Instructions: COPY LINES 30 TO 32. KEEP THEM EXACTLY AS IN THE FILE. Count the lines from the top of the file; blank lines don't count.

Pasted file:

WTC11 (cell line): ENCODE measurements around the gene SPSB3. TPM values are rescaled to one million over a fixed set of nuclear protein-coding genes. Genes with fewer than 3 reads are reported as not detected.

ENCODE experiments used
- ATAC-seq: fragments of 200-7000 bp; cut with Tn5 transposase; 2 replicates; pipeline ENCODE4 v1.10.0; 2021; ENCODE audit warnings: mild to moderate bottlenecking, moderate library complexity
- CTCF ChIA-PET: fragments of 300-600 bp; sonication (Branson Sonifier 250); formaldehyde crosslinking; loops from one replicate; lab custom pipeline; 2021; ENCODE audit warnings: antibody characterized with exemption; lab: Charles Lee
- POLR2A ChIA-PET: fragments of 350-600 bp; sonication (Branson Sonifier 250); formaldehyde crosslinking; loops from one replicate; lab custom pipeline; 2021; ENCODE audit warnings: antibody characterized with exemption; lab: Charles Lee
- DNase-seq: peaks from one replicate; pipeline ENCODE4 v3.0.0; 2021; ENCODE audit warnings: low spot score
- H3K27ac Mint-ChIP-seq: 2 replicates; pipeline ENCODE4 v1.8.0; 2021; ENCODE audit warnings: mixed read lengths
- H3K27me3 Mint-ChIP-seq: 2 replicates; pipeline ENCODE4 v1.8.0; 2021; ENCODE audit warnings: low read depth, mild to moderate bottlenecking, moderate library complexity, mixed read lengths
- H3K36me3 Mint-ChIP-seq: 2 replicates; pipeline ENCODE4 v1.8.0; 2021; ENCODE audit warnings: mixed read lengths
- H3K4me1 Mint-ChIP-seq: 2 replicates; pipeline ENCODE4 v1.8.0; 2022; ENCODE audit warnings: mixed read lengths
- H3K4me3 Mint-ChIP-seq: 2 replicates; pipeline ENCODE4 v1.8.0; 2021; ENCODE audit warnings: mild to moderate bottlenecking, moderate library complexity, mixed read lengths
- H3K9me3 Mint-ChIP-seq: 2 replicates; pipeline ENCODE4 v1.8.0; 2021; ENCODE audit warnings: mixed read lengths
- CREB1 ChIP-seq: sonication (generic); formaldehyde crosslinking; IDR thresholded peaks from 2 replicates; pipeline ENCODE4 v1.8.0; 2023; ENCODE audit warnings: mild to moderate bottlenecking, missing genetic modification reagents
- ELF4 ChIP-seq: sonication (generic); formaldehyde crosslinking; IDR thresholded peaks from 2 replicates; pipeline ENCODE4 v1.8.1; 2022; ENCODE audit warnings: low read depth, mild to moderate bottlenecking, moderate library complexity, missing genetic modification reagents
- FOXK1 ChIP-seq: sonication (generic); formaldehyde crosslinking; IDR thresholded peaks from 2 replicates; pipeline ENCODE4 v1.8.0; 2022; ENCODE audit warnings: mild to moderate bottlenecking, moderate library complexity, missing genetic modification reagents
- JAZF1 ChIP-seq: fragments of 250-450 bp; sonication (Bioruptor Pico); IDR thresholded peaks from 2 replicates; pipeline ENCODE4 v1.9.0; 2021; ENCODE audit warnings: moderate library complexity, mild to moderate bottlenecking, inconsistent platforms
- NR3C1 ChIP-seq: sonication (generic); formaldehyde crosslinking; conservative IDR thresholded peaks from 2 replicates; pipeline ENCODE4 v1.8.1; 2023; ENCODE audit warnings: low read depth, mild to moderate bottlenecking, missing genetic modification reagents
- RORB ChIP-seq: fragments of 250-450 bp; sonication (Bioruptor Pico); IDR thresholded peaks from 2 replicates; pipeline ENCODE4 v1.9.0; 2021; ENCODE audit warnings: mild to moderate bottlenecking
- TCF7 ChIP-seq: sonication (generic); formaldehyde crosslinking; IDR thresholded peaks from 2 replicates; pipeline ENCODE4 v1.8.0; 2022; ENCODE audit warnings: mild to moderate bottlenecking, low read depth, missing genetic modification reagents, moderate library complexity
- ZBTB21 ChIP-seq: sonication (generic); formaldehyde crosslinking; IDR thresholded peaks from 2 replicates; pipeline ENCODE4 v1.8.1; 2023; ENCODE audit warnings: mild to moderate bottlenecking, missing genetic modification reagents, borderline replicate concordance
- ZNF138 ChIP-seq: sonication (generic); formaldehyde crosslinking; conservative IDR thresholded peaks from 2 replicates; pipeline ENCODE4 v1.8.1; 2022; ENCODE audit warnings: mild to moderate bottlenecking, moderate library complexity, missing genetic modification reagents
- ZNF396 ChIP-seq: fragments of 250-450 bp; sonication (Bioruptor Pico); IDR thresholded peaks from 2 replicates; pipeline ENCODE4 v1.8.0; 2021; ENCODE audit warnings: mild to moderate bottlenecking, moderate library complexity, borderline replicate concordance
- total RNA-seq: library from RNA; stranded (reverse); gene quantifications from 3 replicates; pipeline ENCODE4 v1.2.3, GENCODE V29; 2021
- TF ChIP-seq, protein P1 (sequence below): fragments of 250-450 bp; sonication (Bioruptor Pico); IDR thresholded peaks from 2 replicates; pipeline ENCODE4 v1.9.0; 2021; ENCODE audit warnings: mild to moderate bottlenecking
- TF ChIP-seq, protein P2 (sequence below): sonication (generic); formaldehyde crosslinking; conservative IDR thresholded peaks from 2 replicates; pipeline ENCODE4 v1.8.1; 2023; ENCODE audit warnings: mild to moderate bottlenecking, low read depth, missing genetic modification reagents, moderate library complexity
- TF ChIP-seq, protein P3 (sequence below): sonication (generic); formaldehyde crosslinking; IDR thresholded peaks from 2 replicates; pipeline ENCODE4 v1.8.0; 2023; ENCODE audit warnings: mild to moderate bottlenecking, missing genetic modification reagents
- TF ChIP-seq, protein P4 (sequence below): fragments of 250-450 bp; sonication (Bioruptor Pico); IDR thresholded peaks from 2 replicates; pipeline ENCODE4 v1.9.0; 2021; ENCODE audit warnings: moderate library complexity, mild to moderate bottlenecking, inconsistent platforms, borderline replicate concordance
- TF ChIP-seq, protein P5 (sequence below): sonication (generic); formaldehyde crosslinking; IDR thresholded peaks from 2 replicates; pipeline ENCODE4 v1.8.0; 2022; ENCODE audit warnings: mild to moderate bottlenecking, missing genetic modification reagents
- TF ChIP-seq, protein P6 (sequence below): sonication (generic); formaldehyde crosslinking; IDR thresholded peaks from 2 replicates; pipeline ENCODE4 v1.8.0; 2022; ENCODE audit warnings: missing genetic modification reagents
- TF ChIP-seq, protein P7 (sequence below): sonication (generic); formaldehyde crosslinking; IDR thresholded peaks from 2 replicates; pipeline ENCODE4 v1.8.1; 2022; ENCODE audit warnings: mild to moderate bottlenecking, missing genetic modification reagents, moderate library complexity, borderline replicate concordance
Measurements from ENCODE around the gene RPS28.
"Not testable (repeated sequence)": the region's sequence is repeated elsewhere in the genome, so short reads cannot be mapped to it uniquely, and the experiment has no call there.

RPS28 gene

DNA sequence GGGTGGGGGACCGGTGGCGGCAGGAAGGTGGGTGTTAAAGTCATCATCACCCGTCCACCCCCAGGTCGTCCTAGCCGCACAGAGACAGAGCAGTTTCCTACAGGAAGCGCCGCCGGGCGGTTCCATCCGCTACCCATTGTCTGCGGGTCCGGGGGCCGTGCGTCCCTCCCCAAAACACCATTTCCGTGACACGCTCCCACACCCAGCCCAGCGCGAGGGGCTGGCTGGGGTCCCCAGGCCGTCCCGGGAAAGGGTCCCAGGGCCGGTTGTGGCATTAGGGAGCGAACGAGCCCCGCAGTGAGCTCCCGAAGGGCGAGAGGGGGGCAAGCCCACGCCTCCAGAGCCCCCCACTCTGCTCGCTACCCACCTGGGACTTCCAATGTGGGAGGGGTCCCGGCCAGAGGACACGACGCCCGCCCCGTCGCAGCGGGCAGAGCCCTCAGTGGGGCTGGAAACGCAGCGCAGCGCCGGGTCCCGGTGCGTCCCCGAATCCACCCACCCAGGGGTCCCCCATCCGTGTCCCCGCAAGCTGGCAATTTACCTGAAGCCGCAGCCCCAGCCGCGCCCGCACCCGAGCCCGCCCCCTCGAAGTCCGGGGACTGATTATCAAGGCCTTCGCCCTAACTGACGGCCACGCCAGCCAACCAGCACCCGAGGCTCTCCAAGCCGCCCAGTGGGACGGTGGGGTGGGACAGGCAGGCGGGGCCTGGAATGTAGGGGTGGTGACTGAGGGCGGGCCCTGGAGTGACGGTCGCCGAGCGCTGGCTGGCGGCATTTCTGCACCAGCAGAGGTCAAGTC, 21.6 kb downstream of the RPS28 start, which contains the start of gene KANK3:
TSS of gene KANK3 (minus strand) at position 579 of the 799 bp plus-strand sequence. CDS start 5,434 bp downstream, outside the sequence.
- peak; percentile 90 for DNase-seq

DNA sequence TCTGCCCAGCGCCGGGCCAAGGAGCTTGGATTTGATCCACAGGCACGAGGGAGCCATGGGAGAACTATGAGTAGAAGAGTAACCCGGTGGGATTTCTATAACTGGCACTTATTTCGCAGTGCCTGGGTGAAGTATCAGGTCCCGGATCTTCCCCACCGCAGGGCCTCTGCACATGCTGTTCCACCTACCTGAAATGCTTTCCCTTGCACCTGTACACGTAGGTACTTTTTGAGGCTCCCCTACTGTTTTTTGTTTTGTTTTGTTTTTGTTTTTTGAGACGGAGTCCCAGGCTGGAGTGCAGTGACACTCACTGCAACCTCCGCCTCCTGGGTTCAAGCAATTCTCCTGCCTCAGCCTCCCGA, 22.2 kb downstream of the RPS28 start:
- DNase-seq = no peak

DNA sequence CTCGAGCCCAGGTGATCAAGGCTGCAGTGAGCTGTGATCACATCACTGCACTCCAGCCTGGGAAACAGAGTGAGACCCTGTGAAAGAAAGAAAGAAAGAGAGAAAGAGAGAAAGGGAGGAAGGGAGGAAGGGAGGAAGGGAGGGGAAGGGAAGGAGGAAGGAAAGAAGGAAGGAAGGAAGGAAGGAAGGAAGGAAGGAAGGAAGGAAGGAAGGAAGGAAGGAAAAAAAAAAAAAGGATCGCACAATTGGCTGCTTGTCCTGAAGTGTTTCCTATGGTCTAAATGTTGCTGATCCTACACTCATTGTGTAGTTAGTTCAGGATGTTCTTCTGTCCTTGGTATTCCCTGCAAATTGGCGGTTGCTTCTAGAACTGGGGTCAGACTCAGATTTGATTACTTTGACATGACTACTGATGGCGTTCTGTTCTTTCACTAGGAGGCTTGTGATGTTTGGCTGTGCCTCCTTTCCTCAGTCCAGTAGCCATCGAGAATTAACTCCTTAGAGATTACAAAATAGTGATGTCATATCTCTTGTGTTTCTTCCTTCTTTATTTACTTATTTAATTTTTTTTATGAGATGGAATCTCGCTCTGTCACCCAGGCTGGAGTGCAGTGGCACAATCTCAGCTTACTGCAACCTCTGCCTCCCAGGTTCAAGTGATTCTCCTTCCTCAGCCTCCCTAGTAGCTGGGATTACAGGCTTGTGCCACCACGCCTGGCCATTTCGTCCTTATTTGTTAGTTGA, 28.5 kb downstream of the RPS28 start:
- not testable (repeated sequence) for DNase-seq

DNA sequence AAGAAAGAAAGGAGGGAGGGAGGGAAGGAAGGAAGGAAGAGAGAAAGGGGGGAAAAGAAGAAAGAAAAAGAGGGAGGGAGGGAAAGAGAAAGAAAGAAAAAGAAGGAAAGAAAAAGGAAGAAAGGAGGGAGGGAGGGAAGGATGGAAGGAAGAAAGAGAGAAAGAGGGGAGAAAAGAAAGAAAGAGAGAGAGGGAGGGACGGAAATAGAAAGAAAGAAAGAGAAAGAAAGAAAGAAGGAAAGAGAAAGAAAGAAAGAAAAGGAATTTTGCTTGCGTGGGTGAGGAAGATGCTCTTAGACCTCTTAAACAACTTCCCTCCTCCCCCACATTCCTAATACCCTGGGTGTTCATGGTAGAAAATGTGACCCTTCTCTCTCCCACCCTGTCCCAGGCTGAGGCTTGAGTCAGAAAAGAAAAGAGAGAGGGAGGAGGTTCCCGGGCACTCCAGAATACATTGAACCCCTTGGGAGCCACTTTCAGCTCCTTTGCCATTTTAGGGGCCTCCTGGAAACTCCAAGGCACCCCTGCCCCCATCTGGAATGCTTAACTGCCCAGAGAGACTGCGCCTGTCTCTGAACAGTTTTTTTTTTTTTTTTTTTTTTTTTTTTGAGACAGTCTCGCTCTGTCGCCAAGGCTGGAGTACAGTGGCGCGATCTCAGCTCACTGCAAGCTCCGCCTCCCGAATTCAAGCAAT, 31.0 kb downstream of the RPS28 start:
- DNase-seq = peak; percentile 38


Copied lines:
- TF ChIP-seq, protein P7 (sequence below): sonication (generic); formaldehyde crosslinking; IDR thresholded peaks from 2 replicates; pipeline ENCODE4 v1.8.1; 2022; ENCODE audit warnings: mild to moderate bottlenecking, missing genetic modification reagents, moderate library complexity, borderline replicate concordance
Measurements from ENCODE around the gene RPS28.
"Not testable (repeated sequence)": the region's sequence is repeated elsewhere in the genome, so short reads cannot be mapped to it uniquely, and the experiment has no call there.